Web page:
From "THE STILL PUDDLE POETS" --New Poems © 2008


Huddled over the kitchen table,
Translucent papers trembling in their hands
They pass the letters back and forth
In hushed voices, share the news
"Such terrible things."
"Put them in the synagogue and burned them."
"Brought them to an open pit and shot them."

Where did you come from?
A place no longer there
A blank on a map
A hole in the heart of the world.

But I have been to Star of Constantine
Seen the frescoed church nestled in the castle tower
The pair of railway stations (trains every other hour)
The bustling town market (for more than a year,
A ghetto exposed to the open air).

I heard roosters crowing
Saw a crowd of cackling geese
Bumping heads in a dooryard.
Under blooming chestnut trees
Down a shaded walk
A blue-brown dray
Pull a two-wheeled cart
Piled high with hay.

The sky was pure and cloudless
The fields a June-green span
The glint of swinging silvery scythes
Flitted across the land.
Except from the stretch of a single copse
Locked in lightless shade.
Where ducklings flocked around a vine-entwined
Barbed wire that held the glade
And mother ducks, their wings spread wide,
Flurried them away.

How strange, so late
To alight at the site
Where on a freezing December day
They trucked the starved and skeletal
To the pit where they would lay
While shots cracked the air till the end of cries
And the heaving earth exhaled and sighed

Surely the bones of those you know
Merge in the verdant grave below
And had you and your brothers
Your vain and lovely sister
Your smart and prideful mother
All of you too would be buried deep
Where the Sluch and Ikopot rivers meet
In the ravine of the town I dream
Beloved Star of Constantine.


Lech L’cha –
"Go forth to a land I will show you," God told Abraham.
Neither prophet nor patriarch, just perennial pilgrim,
I ascend the hillside behind my house
Follow rays of a rising sun
That point to a place
Where brambles form a lacey wall.
Beyond bare November branches
In a circle ringed by bending birches
Their trunks spilling shadows onto the forest floor
Like streaks of spotlights criss-crossing to center stage,
I thought to find a burning bush
Or at least get directions to that parted sea
But there’s only a carpet of coppery leaves
And a rush of wind rustling through the trees.

Lech L’cha – "Go in," the rabbis say.
Dive instead of climb
Descend through the decades
Hold again the child who touched my face
Re-inhabit the little white house
With the single white birch on its narrow lawn
Embraced by daffodils each April we were there.
From that small circle, glean the closeness of those times
When equally poised between the generations
Life held an intimacy too delicate to last
The baby would lean out from beneath the stroller’s hood
And reach to capture flowers that lined the shaded way
So in the terraced gardens of memory’s recessed hall
Can I pluck myriads of miracles waiting for recall.


"In case it happens. . ."
His missive began
Ending with the poignant plea
"Please take care of Mother
Till the last day of her life."
(Which I did)
When I read it on an August evening
More than thirty years ago
It swept over me like thundering surf

A practical list of things to do
In the flamboyant, flourished hand
That had never been tamed
By the ruling demands
Of American schools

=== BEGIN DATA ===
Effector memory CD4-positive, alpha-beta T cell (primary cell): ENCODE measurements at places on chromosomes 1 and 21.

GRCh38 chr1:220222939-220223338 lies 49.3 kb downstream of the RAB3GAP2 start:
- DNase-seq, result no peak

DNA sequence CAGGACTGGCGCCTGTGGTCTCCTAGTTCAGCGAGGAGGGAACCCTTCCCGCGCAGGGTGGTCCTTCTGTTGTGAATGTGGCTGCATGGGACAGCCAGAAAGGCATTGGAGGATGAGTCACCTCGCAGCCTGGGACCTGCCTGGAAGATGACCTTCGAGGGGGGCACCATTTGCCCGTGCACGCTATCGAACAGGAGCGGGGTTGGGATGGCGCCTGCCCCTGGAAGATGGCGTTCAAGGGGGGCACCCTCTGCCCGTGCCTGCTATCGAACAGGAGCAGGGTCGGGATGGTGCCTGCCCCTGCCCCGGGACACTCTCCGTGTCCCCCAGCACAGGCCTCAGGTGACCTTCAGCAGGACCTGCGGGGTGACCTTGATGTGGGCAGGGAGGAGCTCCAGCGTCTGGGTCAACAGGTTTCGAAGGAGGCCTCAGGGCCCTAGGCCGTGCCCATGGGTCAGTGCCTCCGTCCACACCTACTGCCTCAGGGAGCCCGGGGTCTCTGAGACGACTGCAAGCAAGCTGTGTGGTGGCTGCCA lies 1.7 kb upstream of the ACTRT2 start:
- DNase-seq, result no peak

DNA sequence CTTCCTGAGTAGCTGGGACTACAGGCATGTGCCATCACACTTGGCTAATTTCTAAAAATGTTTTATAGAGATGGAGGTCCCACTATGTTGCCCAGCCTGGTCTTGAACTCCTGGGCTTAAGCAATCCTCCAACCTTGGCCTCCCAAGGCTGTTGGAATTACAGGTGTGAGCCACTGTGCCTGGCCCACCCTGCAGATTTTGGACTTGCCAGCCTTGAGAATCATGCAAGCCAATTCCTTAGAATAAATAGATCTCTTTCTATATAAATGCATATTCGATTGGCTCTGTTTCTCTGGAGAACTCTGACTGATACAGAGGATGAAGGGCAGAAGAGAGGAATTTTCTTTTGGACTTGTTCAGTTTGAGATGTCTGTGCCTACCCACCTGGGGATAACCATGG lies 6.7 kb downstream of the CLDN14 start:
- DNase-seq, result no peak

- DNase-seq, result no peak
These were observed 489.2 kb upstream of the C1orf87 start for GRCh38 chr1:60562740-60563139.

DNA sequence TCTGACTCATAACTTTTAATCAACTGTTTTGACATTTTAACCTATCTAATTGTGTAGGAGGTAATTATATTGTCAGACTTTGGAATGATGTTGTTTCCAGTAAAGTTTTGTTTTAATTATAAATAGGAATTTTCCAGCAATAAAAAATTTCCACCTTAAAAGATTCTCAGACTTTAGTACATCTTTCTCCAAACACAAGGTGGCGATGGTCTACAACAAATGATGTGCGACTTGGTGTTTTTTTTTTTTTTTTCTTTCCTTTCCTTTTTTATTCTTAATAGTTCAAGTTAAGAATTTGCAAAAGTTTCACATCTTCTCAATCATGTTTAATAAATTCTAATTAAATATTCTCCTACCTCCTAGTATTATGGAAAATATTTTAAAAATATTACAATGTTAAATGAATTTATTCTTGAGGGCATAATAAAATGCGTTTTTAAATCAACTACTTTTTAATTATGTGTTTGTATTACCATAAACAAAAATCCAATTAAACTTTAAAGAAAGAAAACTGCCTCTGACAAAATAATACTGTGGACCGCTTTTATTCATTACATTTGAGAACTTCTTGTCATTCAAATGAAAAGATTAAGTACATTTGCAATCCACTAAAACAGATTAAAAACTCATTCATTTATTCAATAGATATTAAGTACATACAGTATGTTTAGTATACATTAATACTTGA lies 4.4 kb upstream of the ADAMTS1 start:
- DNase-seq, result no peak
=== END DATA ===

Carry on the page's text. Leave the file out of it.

Just as his volcanic heart
Had never been calmed
On this predictable plain
Although aside from us
No one knew,
So smoothly had he mastered
The nuances of gallantry and grace
The tipped hat,
The opened door . . .

Two months had passed
When on the golden Sunday morning
That he died
I stood in my daughter’s bedroom
Sunlight raced across the yellow walls
Streaking her lemon-colored dresser
Melting the drawers into batter
As wild with a grief I had never known
I looked down the hallway
So long, so dark, so much time
Left for me to live

This year
The days fall as they did then
Sunday to Sunday
From the Eve of the Fast
To the Week of the Booths
The shock of Thursday
The ordeal of Friday
The storm of Saturday
The radiance of Sunday

It is the Sacred Season
People are sitting in huts
Remembering the wanderings of forty years
I have wandered thirty years now,
Caught in the web of captured time
Pinioned by sunbeams that pour through the pines
Reminded of him of the Tatar eyes
Long dust

The Furrier

Spring 2000:
"You were a coward," she said, though not unkindly,
From her chair behind the walker
Her hair a cloud of silver snow.
Across the room, he bent his domed head
And smiled into the sofa
"I was always afraid
Of the bosses, of the union,
Afraid I’d lose my job."
("In the summer," she told us,
"His sweat would drip on the fur.
Air conditioning? Are you kidding?
In the showroom and the office,
Not the shop".)

Spring 1965:
Neat women in knit suits and beehive hairdos
Earnest men in jackets and stick-narrow ties
Walk a respectful picket line
"Don’t buy foreign-made furs at Saks Fifth Avenue
/Help us keep our jobs"
Their decorous signs proclaim.
He never saw the camera
Catch him center front
Leaning slightly forward
Holding his sign aloft
His face a pane of simple truth
A plainly-dressed man
With a paper in his pocket
For the subway ride home.

Spring 1945:
"Uncle Norman will soon be back
(This his carefree younger brother)
"He’s fun, he’ll make you laugh,
You’ll love him more than me."
Still in uniform, he bent to my size
Coarse woolen sleeves brushed my arms
I touched cold brass buttons and a great gentle face
Burrowed, nuzzled into the darkness of his neck
It was soft and deep as fur
Oh no, there was no one I loved more.